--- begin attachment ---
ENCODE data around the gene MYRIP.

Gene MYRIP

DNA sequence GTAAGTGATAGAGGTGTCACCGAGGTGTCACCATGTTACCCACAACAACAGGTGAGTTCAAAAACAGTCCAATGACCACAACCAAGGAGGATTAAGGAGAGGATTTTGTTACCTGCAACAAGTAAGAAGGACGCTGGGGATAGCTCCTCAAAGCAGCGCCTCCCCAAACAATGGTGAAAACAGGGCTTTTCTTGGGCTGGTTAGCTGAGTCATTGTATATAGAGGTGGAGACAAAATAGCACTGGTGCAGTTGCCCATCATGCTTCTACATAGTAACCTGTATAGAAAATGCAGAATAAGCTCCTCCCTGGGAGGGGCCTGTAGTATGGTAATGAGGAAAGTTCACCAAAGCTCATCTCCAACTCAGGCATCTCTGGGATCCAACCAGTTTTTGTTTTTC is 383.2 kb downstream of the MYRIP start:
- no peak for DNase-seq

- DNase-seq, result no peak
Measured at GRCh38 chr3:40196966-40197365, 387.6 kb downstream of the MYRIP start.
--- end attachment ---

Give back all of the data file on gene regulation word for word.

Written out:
ENCODE data around the gene MYRIP.

Gene MYRIP

DNA sequence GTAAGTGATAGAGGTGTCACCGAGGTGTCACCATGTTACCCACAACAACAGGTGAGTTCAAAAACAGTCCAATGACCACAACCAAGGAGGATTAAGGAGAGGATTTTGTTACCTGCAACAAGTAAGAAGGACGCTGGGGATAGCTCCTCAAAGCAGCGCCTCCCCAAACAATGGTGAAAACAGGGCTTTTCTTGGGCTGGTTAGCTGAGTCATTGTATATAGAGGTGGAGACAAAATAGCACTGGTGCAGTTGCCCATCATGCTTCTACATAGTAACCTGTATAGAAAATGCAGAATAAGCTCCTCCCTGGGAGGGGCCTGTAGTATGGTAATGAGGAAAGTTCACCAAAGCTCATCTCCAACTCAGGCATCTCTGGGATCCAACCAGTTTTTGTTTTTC is 383.2 kb downstream of the MYRIP start:
- no peak for DNase-seq

- DNase-seq, result no peak
Measured at GRCh38 chr3:40196966-40197365, 387.6 kb downstream of the MYRIP start.